A couple of snippets below.
[The International Journal of Press/Politics’] purpose has been a constant for almost twenty years, from when the journal was first launched in 1996. … [The] title continues to capture what it is about. It is international in that it is dedicated to research that transcends its geographic context, making an explicit contribution not only to our understanding of political communication in a single country—whether that country is the United States or Uzbekistan—but also with relevance across the world, either because it clearly specifies the conditions under which the empirical results may be relevant elsewhere or because it makes a theoretical or methodological contribution along with a clear argument about how this might be applicable in other contexts. It is about the press in the broad sense of news media in all their variations of hard news, soft news, punditry, and opinion across all platforms, whether analogue or digital. It is about politics in an equally broad sense to include not only election campaigns and the candidates and parties most directly involved but also policy processes between elections and political actors beyond electoral politics, including governments, interest groups, and social movements. The ideal article in the International Journal of Press/Politics delivers a rigorous analysis covering all these three bases. Submissions covering less than two of these three bases, or that remain wholly internal to a highly specialized scholarly subfield, are likely to get a (polite) desk reject and a suggestion they go elsewhere. We are proud to publish high-quality country case studies, but they have to be positioned as such to make an international contribution. We are happy to accept articles from scholars who are clearly positioned in one discipline or approach, but they should be placed in a wider and often interdisciplinary context.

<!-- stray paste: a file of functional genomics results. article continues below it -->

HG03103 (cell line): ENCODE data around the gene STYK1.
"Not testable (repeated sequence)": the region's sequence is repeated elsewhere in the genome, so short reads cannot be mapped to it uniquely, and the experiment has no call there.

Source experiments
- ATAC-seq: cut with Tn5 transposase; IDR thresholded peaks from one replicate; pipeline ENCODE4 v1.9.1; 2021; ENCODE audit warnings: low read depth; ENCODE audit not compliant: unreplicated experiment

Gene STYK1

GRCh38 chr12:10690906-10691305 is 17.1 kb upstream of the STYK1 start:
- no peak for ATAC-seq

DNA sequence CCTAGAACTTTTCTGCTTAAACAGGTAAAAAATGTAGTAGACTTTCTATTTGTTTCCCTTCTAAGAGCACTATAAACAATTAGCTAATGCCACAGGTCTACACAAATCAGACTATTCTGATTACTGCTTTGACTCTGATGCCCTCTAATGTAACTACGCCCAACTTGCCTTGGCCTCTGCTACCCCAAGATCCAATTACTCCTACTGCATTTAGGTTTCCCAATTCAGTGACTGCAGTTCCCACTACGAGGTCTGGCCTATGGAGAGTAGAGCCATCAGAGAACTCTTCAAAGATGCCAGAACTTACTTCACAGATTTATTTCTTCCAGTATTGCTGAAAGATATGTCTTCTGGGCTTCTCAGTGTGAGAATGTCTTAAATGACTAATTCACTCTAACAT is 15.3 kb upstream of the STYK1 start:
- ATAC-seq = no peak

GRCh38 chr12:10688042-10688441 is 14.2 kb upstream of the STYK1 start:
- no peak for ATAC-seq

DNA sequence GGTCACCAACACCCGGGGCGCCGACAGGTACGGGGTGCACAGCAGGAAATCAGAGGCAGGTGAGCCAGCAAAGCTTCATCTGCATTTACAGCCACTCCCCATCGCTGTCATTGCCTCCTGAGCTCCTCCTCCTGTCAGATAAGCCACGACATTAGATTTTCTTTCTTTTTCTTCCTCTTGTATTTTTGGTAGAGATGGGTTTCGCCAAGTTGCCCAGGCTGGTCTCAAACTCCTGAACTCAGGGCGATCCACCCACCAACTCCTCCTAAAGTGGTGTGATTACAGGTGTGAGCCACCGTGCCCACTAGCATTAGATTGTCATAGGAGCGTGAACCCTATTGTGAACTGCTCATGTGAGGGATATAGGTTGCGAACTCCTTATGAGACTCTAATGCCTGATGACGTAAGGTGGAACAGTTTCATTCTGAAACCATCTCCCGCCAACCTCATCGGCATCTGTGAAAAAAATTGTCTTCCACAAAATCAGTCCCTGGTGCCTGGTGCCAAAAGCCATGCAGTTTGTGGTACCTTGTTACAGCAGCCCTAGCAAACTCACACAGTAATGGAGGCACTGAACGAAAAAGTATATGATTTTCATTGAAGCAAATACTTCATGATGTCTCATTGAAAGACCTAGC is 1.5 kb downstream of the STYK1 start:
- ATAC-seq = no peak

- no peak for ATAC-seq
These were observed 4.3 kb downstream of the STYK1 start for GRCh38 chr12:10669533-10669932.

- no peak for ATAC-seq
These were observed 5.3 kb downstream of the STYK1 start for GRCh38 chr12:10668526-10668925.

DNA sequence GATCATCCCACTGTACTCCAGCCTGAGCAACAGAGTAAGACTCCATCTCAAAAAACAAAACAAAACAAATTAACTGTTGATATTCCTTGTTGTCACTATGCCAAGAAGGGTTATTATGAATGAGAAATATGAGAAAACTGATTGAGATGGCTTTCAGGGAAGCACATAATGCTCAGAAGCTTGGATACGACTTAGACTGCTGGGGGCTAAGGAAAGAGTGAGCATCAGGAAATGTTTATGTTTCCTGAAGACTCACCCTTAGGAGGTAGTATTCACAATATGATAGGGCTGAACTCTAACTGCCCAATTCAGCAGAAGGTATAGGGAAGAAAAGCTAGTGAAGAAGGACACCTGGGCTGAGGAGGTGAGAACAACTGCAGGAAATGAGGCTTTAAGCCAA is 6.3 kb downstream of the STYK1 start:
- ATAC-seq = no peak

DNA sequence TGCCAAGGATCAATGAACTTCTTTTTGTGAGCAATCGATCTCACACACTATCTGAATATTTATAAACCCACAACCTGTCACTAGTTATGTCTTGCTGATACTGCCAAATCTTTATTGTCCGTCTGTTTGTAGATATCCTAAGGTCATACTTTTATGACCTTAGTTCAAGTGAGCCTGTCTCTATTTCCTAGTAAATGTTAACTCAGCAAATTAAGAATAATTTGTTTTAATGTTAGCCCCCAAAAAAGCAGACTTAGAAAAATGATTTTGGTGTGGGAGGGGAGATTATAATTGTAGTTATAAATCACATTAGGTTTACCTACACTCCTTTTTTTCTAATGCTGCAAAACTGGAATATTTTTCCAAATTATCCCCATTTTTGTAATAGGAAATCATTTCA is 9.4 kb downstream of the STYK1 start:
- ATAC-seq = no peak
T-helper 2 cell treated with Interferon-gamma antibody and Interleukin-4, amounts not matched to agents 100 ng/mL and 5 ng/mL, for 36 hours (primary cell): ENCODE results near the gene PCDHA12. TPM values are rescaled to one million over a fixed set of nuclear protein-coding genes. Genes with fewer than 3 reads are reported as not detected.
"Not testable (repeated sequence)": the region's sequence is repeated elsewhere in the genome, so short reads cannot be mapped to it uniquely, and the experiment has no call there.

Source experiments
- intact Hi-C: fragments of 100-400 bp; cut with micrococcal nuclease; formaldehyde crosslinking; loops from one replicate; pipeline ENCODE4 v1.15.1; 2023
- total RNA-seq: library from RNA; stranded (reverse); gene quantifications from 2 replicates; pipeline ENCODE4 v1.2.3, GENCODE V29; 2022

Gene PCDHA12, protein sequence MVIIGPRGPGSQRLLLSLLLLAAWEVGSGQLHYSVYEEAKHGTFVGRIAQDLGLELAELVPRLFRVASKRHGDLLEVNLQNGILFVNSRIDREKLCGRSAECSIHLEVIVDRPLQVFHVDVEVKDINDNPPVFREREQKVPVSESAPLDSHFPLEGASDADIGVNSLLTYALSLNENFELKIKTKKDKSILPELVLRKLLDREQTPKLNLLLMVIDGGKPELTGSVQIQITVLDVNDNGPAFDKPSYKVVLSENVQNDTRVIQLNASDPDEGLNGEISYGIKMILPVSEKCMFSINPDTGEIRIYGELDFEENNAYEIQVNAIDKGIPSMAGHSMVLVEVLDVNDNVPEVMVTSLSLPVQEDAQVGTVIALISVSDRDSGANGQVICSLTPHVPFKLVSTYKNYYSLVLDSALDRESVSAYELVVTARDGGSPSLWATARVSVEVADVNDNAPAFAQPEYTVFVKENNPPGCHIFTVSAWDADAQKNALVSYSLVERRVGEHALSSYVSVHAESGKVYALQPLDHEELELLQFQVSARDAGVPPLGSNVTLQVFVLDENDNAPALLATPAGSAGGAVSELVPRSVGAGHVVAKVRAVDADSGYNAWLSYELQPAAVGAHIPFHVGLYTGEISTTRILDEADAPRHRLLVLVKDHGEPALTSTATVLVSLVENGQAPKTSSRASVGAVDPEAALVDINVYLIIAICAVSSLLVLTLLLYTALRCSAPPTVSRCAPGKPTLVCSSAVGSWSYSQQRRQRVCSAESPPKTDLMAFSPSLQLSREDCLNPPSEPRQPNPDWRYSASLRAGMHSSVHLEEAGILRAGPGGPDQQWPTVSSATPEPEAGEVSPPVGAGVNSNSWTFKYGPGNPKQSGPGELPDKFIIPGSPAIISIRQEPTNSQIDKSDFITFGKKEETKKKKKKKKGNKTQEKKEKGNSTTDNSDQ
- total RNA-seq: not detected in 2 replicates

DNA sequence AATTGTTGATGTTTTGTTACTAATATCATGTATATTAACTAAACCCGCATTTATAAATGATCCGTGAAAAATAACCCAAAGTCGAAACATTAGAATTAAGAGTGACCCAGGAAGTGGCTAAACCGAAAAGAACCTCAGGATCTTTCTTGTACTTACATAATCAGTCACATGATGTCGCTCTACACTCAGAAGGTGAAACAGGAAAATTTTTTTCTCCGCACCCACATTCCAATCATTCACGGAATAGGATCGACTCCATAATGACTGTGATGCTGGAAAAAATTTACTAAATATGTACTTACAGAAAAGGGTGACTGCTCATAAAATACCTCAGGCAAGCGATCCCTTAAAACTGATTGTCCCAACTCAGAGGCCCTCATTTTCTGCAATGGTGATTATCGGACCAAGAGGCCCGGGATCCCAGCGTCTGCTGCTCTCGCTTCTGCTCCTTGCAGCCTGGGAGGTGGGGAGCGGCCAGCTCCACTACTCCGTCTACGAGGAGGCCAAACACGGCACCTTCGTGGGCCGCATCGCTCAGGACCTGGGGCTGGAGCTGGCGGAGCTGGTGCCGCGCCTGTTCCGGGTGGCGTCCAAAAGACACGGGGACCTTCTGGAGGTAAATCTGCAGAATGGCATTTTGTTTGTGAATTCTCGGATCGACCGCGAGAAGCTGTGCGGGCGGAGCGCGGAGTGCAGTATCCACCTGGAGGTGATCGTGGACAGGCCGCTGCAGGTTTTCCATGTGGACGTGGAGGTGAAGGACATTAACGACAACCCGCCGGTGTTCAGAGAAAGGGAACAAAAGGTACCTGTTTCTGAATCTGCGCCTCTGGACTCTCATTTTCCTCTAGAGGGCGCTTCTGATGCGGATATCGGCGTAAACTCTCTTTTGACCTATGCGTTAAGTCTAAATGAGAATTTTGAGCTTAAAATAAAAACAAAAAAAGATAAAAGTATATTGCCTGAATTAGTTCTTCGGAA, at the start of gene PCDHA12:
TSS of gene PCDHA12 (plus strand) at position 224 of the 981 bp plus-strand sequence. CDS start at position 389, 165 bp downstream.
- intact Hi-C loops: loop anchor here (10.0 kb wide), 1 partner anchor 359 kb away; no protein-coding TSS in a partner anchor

My aim as editor is to ensure that the International Journal of Press/Politics continues to advance our understanding of the interactions between news media and political processes around the world and to serve the international and interdisciplinary community of scholars working in this area of research. Ultimately, a journal is what the people who submit to it, review for it, and edit it make it. My predecessors as editors, past and present members of the editorial board, as well as the contributors and peer reviewers who have been involved, have made the International Journal of Press/Politics what it is today. I want to thank all of them—in particular Silvio Waisbord, who has been a tremendous help as I prepared to take over as editor—for all their work. I will edit the journal in the spirit of those who have done so before, and aim to serve and expand the intellectual community around it.